“I am pleased to report that during the first few months of the 2020/21 financial year, despite the significant issues generally in the global economy, orders and revenue remain broadly similar when compared to the same period last year.

    As mentioned in my recent full-year statement, the Lightronics factory was significantly fire damaged on 23 September. Within a few days, local management had secured a new temporary production facility, and it was operational swiftly with only a minimal impact upon customer service. Insurance assessments have now allowed for an initial payment to be made, with funds deployed to replace damaged stock and production equipment. The areas worst affected have been demolished, and rebuilding plans are underway.

    Whilst management is satisfied with the current order situation, with order books around the Group generally healthy, both the COVID-19 pandemic effect and Brexit transition concerns are foremost in our minds. We plan for the future carefully, but at this present time we remain cautious about the Group’s second-half performance.”

    Remaining cautious about H2 is to be expected, but orders may be holding up more than anticipated because the annual results had talks of a “downturn”:

    Whilst the Group’s present order book is healthy and daily orders are good, this is partly attributable to an amount of pre-COVID work carried forward and to pent-up demand in the market. Due to significantly reduced new-project sales visits and activity during lockdown, reduced usage of the Group’s extensive Application and Experience Centres, and the general state of the economy, it is difficult to predict anything other than a downturn in orders at the end of the 2020 calendar year.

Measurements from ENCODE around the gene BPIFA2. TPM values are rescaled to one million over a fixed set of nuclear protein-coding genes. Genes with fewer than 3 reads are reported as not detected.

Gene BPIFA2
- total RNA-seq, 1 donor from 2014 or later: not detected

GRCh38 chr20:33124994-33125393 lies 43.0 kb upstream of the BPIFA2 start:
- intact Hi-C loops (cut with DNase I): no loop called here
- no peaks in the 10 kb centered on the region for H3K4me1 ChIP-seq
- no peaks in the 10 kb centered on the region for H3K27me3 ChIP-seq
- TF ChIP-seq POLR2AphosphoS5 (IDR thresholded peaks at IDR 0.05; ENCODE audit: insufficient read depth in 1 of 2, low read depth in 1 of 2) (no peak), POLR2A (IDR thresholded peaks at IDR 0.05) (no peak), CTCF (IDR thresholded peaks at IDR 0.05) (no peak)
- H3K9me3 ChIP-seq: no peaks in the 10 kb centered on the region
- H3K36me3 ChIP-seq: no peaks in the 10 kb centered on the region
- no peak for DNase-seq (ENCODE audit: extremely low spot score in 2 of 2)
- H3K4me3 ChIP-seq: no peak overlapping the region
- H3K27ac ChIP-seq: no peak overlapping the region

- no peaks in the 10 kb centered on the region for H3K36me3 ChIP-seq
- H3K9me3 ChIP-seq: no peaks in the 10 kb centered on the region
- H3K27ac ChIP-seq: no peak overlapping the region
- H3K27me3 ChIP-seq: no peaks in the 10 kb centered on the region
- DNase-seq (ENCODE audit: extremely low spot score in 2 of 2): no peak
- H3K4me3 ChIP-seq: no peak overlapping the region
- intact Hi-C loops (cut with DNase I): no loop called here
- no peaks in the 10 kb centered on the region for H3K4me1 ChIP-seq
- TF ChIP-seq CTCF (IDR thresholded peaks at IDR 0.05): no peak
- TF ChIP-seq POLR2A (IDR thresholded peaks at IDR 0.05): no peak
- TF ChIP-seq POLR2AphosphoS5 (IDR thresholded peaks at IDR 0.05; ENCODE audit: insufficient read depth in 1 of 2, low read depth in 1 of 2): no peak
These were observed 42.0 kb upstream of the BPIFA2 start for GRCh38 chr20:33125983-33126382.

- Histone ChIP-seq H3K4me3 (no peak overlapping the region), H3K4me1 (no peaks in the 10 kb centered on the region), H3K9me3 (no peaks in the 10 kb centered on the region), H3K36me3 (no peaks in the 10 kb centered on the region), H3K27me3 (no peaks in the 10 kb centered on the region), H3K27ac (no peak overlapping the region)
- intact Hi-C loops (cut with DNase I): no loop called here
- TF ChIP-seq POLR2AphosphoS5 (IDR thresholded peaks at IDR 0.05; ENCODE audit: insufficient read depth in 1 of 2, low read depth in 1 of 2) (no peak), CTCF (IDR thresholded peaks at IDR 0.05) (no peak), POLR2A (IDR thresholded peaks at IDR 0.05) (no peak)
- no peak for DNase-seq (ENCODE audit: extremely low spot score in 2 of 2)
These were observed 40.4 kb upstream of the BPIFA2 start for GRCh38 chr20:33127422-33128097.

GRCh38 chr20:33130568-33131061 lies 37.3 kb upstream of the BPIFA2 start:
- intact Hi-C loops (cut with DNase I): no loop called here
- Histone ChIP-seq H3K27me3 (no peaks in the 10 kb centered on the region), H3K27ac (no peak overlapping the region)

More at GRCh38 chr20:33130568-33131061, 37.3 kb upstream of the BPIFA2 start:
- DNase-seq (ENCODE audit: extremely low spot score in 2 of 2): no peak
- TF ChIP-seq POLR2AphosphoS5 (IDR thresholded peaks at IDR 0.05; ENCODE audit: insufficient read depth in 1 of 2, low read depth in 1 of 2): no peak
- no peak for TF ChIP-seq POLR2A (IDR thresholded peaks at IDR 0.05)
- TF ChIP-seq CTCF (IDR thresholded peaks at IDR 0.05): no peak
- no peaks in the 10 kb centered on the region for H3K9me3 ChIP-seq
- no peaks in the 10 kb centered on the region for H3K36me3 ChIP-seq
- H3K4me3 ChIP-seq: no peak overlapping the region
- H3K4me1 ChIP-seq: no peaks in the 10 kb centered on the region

2. FW Thorpe (TFW)

    Publication of 2020 annual report

    Here are the points of interest:

    1) Marketplace

    Several (understandable) references to ‘healthcare’ and ‘logistics’ as favourable sectors. Although I am not sure about the immediate prospects for the rail and retail sectors:

    TFW now refers to ‘international economic conditions’ instead of ‘adoption of LED technology’ within its Marketplace narrative. A hint of buying struggling rivals, too.

    2) Business model

    This line summarises the business model very well:

    3) SmartScan

    The report devoted four full pages to SmartScan. The introduction below referred to the Built Environment Analytics noted within the blog post above:

    4) Key performance indicators

    Two new KPIs for 2020:

    I cannot recall any other quoted company having C02 offset as a formal KPI alongside revenue etc. Business seems serious about going green.

    5) Old machinery

    Surprised to learn TFW had been using 25-year-old machinery:


I had assumed a business that prided itself on product innovation would not use dated tools.

    6) Thorlux review

    A few interesting snippets about TFW’s largest division:

    The new Thorlux managing director was appointed during August 2020 and previously worked at JELD-WEN:

    Not sure what the new MD knows about lights (he trained initially as an auditor). Has not become a main board director (see point 14)

    7) Portland review

    Text implies this division lost money during the initial lockdown:

    Steady decline” does not sound great. This division generated revenue of only £2.4m during 2020 and I do wonder about its future within TFW given the division’s predominantly retail/hospitality customer base. News of employing a full-time product designer suggests this business has previously lacked suitable staff.

    8) TRT review

    Pipeline is “healthy”, but the talk is of rail and retail sectors — the lockdown prospects for which I would say are not obviously favourable:

    9) Lightronics review